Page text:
Finding the best possible level of filtering to eradicate spam and false positives to a minimum level can take a little trial and error. Most vendors of spam filtering solutions and service providers allow organizations a trial period to evaluate the solution/service. You should use this time to find a suitable acceptance and fine-tune as necessary to become as familiar as possible with the filter.
8. Ensure Your Spam Filter Uses Bayesian Analysis: Bayesian Analysis is a tool based on a spam pattern library that finds trends in spam emails. A spam pattern library contains a large database of recent and previous spam provided by the spam-fighting community, and Bayesian Analysis uses this data — With possibly harmful attachment types and identified dangerous URLs — to decline emails falling under an acceptance threshold.
Instead of being a static mechanism, Bayesian Analysis “learns” to recognise new spamming techniques and “forgets” older spam patterns that could potentially block legitimate emails. The analysis can be bettered if you correct false positives (legitimate emails rejected/blocked by mistake) as they occur, and tell your end-users to tag any spam that gets past your filter.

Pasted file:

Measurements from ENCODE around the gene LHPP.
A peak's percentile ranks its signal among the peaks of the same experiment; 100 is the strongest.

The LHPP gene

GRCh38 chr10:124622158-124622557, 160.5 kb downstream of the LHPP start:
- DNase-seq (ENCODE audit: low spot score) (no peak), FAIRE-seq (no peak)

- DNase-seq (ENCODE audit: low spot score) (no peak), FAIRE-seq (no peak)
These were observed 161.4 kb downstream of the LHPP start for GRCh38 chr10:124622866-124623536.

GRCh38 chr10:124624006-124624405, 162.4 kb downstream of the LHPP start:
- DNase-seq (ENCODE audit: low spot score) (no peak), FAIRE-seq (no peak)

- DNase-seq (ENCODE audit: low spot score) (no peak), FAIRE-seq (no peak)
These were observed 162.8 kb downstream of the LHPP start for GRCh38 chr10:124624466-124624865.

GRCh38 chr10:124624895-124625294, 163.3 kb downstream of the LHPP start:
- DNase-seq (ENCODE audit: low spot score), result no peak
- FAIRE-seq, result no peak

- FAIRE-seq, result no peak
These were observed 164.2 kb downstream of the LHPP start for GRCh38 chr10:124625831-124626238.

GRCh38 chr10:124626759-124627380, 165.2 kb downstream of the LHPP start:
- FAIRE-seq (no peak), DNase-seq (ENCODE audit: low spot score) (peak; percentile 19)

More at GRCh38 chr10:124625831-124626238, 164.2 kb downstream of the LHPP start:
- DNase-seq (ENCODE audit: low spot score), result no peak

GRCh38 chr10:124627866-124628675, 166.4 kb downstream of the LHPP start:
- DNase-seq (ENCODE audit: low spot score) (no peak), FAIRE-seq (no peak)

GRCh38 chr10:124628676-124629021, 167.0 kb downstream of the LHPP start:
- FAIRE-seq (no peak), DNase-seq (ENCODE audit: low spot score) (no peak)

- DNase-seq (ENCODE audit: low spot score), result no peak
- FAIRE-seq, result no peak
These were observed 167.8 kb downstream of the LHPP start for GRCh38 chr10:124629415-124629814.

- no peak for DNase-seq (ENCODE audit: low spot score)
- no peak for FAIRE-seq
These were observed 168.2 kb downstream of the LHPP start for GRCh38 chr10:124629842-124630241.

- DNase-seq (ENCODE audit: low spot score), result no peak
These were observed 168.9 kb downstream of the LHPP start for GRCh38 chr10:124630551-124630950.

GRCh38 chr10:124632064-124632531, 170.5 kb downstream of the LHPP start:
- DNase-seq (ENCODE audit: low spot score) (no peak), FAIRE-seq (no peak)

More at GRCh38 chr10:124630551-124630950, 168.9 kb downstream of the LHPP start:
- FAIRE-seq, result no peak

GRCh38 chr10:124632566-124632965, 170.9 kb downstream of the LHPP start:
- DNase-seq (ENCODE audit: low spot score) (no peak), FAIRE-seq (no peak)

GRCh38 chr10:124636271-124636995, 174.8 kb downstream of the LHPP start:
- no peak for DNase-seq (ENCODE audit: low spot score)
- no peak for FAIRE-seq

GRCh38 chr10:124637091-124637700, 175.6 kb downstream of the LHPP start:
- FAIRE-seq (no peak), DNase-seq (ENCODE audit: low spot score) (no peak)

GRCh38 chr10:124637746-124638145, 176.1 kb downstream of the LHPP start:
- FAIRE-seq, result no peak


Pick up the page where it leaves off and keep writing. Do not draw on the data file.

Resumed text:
9. Block New Sources of Spam with Greylisting: We have saved one of the most important tips for defending against spam emails until the end – Greylisting. A majority of the mechanisms listed in our anti-spam tips rely on identifying “known” sources of spam to block inbound emails. However, spammers are always trying to circumnavigate filtering mechanisms by using new or “unknown” sources to send spam from.
Greylisting works by requesting that the sender´s server resends the email. Typically, spammers´ servers are too busy sending out spam emails to respond to the request and, after a period of time without receiving the re-sent email, the Greylisting function rejects the email as spam. Greylisting can be the difference between your spam filter identifying 96% of spam or virtually 100% of spam.
10. Make Use of Group Settings where Available: Some – not all – spam filters have the flexibility to set spam acceptance thresholds by individual user, user-group or globally. In some cases it may be necessary for system administrators to add different settings for different user-groups in order to exponentially increase the effectiveness of the anti-spam filtering solution.
A scenario in which this feature may be used is when a business’s sales team receives leads by email. Like all sales leads, these leads need to be acted upon quickly, so it is vital they are not quarantined as spam and it may be necessary to apply a lesser spam acceptance threshold for the sales department than – for example – the finance department.